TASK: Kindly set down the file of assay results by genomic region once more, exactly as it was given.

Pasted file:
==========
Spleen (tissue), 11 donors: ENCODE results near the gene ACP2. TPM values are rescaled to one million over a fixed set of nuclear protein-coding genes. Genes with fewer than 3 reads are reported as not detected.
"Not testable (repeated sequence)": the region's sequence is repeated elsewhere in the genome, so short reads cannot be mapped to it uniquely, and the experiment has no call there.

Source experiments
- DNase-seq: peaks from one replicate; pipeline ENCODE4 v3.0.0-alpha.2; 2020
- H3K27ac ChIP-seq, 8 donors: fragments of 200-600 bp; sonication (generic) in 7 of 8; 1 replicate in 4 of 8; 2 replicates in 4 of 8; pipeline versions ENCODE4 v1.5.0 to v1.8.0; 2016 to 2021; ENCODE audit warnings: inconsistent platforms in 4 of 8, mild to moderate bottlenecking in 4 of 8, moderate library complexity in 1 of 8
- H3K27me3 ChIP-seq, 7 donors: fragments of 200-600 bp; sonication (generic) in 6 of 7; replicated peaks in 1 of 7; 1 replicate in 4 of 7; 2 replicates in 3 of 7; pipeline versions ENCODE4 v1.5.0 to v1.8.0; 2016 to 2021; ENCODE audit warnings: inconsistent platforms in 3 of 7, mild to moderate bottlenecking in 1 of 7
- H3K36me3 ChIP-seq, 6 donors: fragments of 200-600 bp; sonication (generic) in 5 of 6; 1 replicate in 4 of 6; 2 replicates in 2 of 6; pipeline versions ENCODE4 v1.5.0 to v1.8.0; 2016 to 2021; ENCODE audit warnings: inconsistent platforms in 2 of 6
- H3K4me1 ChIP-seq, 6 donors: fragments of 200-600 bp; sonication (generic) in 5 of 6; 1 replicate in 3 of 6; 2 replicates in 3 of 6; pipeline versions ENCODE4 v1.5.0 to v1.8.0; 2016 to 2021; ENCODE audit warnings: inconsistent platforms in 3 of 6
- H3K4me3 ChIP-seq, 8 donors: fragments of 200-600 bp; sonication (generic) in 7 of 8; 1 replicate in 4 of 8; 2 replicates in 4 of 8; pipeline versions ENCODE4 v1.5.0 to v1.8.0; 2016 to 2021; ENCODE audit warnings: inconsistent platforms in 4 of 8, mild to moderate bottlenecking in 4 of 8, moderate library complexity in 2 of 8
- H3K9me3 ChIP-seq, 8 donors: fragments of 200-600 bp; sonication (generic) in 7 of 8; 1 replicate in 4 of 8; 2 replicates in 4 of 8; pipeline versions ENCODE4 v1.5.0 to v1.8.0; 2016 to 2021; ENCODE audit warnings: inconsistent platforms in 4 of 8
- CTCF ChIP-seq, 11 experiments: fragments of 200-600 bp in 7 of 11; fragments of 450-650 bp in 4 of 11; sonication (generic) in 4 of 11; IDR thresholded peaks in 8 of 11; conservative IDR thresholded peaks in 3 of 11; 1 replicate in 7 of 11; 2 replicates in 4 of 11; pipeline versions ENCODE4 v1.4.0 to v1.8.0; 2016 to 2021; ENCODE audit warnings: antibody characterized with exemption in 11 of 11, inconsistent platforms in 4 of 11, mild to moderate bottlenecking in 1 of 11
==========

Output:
Spleen (tissue), 11 donors: ENCODE results near the gene ACP2. TPM values are rescaled to one million over a fixed set of nuclear protein-coding genes. Genes with fewer than 3 reads are reported as not detected.
"Not testable (repeated sequence)": the region's sequence is repeated elsewhere in the genome, so short reads cannot be mapped to it uniquely, and the experiment has no call there.

Source experiments
- DNase-seq: peaks from one replicate; pipeline ENCODE4 v3.0.0-alpha.2; 2020
- H3K27ac ChIP-seq, 8 donors: fragments of 200-600 bp; sonication (generic) in 7 of 8; 1 replicate in 4 of 8; 2 replicates in 4 of 8; pipeline versions ENCODE4 v1.5.0 to v1.8.0; 2016 to 2021; ENCODE audit warnings: inconsistent platforms in 4 of 8, mild to moderate bottlenecking in 4 of 8, moderate library complexity in 1 of 8
- H3K27me3 ChIP-seq, 7 donors: fragments of 200-600 bp; sonication (generic) in 6 of 7; replicated peaks in 1 of 7; 1 replicate in 4 of 7; 2 replicates in 3 of 7; pipeline versions ENCODE4 v1.5.0 to v1.8.0; 2016 to 2021; ENCODE audit warnings: inconsistent platforms in 3 of 7, mild to moderate bottlenecking in 1 of 7
- H3K36me3 ChIP-seq, 6 donors: fragments of 200-600 bp; sonication (generic) in 5 of 6; 1 replicate in 4 of 6; 2 replicates in 2 of 6; pipeline versions ENCODE4 v1.5.0 to v1.8.0; 2016 to 2021; ENCODE audit warnings: inconsistent platforms in 2 of 6
- H3K4me1 ChIP-seq, 6 donors: fragments of 200-600 bp; sonication (generic) in 5 of 6; 1 replicate in 3 of 6; 2 replicates in 3 of 6; pipeline versions ENCODE4 v1.5.0 to v1.8.0; 2016 to 2021; ENCODE audit warnings: inconsistent platforms in 3 of 6
- H3K4me3 ChIP-seq, 8 donors: fragments of 200-600 bp; sonication (generic) in 7 of 8; 1 replicate in 4 of 8; 2 replicates in 4 of 8; pipeline versions ENCODE4 v1.5.0 to v1.8.0; 2016 to 2021; ENCODE audit warnings: inconsistent platforms in 4 of 8, mild to moderate bottlenecking in 4 of 8, moderate library complexity in 2 of 8
- H3K9me3 ChIP-seq, 8 donors: fragments of 200-600 bp; sonication (generic) in 7 of 8; 1 replicate in 4 of 8; 2 replicates in 4 of 8; pipeline versions ENCODE4 v1.5.0 to v1.8.0; 2016 to 2021; ENCODE audit warnings: inconsistent platforms in 4 of 8
- CTCF ChIP-seq, 11 experiments: fragments of 200-600 bp in 7 of 11; fragments of 450-650 bp in 4 of 11; sonication (generic) in 4 of 11; IDR thresholded peaks in 8 of 11; conservative IDR thresholded peaks in 3 of 11; 1 replicate in 7 of 11; 2 replicates in 4 of 11; pipeline versions ENCODE4 v1.4.0 to v1.8.0; 2016 to 2021; ENCODE audit warnings: antibody characterized with exemption in 11 of 11, inconsistent platforms in 4 of 11, mild to moderate bottlenecking in 1 of 11